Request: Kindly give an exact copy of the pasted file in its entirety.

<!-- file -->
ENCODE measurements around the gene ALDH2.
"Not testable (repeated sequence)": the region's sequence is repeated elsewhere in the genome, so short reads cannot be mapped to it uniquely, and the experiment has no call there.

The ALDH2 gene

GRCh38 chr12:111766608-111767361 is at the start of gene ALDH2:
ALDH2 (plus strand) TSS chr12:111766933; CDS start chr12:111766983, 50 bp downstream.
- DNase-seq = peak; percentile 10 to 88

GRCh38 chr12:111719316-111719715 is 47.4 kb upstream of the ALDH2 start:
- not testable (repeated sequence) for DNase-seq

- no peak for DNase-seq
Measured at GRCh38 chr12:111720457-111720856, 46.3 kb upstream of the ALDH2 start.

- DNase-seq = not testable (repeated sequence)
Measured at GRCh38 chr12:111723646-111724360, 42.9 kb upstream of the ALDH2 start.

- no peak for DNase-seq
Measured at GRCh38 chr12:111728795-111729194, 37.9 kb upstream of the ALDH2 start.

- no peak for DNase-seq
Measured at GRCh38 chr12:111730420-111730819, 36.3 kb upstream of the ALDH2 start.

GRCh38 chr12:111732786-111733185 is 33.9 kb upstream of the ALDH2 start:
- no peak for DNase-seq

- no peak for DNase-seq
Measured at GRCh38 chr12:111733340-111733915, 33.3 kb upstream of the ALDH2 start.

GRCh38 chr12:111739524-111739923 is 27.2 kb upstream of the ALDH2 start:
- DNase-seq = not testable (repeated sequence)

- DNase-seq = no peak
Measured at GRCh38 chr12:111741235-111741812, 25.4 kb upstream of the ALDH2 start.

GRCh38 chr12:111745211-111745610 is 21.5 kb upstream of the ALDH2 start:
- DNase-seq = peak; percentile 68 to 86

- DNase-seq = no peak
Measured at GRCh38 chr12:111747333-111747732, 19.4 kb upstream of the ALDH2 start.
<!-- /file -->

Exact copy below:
ENCODE measurements around the gene ALDH2.
"Not testable (repeated sequence)": the region's sequence is repeated elsewhere in the genome, so short reads cannot be mapped to it uniquely, and the experiment has no call there.

The ALDH2 gene

GRCh38 chr12:111766608-111767361 is at the start of gene ALDH2:
ALDH2 (plus strand) TSS chr12:111766933; CDS start chr12:111766983, 50 bp downstream.
- DNase-seq = peak; percentile 10 to 88

GRCh38 chr12:111719316-111719715 is 47.4 kb upstream of the ALDH2 start:
- not testable (repeated sequence) for DNase-seq

- no peak for DNase-seq
Measured at GRCh38 chr12:111720457-111720856, 46.3 kb upstream of the ALDH2 start.

- DNase-seq = not testable (repeated sequence)
Measured at GRCh38 chr12:111723646-111724360, 42.9 kb upstream of the ALDH2 start.

- no peak for DNase-seq
Measured at GRCh38 chr12:111728795-111729194, 37.9 kb upstream of the ALDH2 start.

- no peak for DNase-seq
Measured at GRCh38 chr12:111730420-111730819, 36.3 kb upstream of the ALDH2 start.

GRCh38 chr12:111732786-111733185 is 33.9 kb upstream of the ALDH2 start:
- no peak for DNase-seq

- no peak for DNase-seq
Measured at GRCh38 chr12:111733340-111733915, 33.3 kb upstream of the ALDH2 start.

GRCh38 chr12:111739524-111739923 is 27.2 kb upstream of the ALDH2 start:
- DNase-seq = not testable (repeated sequence)

- DNase-seq = no peak
Measured at GRCh38 chr12:111741235-111741812, 25.4 kb upstream of the ALDH2 start.

GRCh38 chr12:111745211-111745610 is 21.5 kb upstream of the ALDH2 start:
- DNase-seq = peak; percentile 68 to 86

- DNase-seq = no peak
Measured at GRCh38 chr12:111747333-111747732, 19.4 kb upstream of the ALDH2 start.